Background: Checkpoint inhibitors (CIs) are highly effective but can induce severe immune-related adverse events (irAEs), which cannot be predicted. We investigated whether human leukocyte antigen (HLA) genes predispose to developing of irAEs during therapy and thus hold a predictive role.
Methods: We established a prospective observational single-centre study and collected data from patients with either metastatic non-small cell lung cancer (NSCLC) or metastatic melanoma, who were treated with anti-PD-1 (programmed cell death receptor 1), anti-CTLA4 (cytotoxic T-lymphocyte-associated protein 4) or both CIs combined. Data include irAEs and ranges from 15th July 2016 until 10th May 2018. In addition, we performed HLA typing via next generation sequencing.
Results: We enrolled 102 patients (median [range] age, 68 [62-74] years) with metastatic cancer in our study who received CI therapy. Of these patients, 59 (58%) developed one or more irAEs, among which pruritus (n = 32 (54%)) and rash (n = 24 (41%)) had the highest rates. We did not find evidence for a single HLA gene being associated with all irAEs (all P > .05). When assessing each irAE individually, we found a significant association between HLA-DRB1*11:01 and pruritus (OR = 4.53, X21,95 = 9.45, P < .01) as well as a nominally significant additive association between HLA-DQB1*03:01 and colitis (OR = 3.94, X21,95 = 5.67, P = .017).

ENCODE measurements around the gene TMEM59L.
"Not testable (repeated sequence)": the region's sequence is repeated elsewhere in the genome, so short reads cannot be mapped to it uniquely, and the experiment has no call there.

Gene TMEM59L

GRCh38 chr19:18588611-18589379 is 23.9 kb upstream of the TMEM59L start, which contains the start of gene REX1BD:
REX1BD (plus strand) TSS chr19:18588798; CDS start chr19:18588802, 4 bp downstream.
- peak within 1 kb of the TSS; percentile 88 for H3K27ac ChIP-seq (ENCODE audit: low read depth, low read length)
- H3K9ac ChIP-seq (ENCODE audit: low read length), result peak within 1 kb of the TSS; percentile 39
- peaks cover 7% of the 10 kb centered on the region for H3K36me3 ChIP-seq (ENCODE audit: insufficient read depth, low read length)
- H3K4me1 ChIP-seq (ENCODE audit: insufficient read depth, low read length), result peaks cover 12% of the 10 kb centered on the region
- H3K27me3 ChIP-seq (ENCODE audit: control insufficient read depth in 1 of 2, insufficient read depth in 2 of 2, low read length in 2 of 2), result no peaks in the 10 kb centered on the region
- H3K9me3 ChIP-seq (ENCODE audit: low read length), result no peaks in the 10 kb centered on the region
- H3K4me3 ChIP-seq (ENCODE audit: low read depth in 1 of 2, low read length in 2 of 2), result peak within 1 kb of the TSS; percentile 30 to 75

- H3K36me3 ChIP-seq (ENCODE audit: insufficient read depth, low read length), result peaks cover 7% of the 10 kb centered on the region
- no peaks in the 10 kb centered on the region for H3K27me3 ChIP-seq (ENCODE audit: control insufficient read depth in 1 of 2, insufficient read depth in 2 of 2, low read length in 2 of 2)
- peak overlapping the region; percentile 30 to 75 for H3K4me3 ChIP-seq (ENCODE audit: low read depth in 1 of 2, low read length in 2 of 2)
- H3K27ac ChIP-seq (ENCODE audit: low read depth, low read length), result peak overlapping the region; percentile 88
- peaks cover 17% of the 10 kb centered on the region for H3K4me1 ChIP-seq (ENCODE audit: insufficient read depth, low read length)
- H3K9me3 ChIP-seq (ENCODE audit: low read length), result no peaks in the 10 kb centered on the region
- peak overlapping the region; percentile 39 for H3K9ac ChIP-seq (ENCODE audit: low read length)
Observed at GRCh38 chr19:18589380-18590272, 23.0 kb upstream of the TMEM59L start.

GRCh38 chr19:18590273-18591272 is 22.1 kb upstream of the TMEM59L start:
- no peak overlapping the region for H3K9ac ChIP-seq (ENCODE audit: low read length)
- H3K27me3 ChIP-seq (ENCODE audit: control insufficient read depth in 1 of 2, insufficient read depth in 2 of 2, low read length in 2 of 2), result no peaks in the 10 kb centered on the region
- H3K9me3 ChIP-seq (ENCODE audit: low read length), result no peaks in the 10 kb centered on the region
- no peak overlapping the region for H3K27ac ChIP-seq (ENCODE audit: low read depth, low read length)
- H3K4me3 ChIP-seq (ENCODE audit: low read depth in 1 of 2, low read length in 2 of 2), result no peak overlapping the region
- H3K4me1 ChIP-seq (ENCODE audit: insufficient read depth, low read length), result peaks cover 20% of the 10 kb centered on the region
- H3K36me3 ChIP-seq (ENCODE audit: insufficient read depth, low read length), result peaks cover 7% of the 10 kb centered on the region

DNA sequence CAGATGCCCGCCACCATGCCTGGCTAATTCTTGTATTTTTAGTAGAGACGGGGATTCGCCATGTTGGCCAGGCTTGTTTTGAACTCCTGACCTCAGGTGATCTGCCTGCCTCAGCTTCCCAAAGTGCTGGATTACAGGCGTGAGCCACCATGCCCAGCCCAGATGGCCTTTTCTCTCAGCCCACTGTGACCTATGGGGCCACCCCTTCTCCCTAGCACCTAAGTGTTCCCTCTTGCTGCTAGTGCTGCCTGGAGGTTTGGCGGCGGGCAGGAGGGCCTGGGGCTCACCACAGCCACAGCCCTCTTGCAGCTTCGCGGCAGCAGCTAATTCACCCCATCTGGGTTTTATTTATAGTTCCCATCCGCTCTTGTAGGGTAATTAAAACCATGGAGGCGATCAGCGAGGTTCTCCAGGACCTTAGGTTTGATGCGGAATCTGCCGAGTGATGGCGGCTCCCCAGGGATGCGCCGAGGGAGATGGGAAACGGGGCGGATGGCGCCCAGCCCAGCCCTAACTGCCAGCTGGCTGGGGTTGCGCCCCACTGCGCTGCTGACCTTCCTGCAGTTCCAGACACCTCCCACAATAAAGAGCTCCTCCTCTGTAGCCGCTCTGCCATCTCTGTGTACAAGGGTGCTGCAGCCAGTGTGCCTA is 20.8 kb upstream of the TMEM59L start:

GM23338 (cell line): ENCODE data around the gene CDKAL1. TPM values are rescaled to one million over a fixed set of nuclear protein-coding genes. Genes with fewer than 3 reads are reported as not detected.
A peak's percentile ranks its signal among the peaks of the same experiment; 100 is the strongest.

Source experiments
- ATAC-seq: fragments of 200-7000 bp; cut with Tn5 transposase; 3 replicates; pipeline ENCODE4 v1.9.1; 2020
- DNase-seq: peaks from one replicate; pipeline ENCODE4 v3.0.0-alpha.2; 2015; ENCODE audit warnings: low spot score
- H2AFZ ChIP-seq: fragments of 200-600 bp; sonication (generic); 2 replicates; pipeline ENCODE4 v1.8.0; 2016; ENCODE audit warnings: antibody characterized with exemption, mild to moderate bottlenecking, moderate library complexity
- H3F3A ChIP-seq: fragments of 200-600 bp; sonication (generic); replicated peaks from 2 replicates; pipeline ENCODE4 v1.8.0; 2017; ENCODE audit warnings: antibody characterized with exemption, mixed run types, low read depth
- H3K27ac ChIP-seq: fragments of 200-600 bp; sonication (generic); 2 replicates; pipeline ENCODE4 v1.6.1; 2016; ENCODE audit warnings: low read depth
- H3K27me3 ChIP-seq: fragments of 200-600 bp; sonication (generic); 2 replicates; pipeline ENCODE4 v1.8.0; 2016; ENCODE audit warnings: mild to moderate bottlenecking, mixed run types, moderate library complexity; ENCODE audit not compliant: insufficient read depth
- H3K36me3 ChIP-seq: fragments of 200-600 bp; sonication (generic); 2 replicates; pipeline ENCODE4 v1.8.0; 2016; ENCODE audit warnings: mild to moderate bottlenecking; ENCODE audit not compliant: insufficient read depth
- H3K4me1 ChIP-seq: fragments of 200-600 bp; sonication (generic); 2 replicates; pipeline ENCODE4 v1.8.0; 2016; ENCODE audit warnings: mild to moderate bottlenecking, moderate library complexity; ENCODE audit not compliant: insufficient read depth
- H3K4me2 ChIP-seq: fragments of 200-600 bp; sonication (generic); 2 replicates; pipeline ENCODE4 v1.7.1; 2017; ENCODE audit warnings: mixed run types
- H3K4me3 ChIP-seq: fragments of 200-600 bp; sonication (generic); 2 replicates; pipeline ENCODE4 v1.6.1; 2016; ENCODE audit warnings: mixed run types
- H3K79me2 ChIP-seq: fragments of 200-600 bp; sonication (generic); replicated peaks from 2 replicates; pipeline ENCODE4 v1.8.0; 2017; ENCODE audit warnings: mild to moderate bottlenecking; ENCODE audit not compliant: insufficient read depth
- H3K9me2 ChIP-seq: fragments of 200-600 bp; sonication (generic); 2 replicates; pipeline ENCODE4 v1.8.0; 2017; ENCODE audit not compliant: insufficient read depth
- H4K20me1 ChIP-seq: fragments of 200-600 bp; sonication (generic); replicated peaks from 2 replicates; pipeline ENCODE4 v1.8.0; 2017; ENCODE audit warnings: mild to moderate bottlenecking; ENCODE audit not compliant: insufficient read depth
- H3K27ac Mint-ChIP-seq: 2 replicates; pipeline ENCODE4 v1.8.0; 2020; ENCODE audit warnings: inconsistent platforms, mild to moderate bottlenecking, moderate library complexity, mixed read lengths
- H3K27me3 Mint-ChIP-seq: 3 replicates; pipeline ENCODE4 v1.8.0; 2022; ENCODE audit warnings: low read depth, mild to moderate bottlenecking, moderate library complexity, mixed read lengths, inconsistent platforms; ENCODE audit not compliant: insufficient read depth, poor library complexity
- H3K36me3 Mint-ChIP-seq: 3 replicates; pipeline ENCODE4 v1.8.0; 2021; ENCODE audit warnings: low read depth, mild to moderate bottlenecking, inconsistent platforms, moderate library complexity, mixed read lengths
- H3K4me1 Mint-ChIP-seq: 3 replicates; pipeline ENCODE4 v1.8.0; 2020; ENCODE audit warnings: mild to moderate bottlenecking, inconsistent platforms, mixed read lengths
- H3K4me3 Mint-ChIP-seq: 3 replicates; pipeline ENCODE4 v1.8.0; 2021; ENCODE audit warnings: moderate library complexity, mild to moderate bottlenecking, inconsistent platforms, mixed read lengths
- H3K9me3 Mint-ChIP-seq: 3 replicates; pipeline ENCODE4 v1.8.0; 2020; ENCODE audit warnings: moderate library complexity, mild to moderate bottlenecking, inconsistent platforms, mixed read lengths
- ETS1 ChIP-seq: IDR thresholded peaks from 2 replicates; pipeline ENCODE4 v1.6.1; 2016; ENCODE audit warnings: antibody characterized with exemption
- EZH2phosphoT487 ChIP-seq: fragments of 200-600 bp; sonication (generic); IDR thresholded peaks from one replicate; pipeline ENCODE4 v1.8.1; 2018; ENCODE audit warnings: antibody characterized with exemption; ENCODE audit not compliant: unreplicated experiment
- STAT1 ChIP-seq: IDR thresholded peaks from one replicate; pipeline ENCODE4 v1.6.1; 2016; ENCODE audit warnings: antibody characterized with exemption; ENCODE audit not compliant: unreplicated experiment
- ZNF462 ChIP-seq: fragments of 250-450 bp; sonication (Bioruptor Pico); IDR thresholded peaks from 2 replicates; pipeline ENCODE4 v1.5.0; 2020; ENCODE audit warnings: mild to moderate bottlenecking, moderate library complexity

Conclusions: The presence of two HLA alleles that are known to predispose to autoimmune diseases were associated with the development of pruritus or colitis during therapy, suggesting a genetic aetiology of irAEs. Larger genome-wide association studies should be performed to confirm our findings.
Keywords: Cancer immunotherapy; Human leukocyte antigen; Immune-related adverse events; Melanoma; Non–small cell lung cancer; Therapeutic marker.
Copyright © 2018 The Author(s). Published by Elsevier Ltd.. All rights reserved.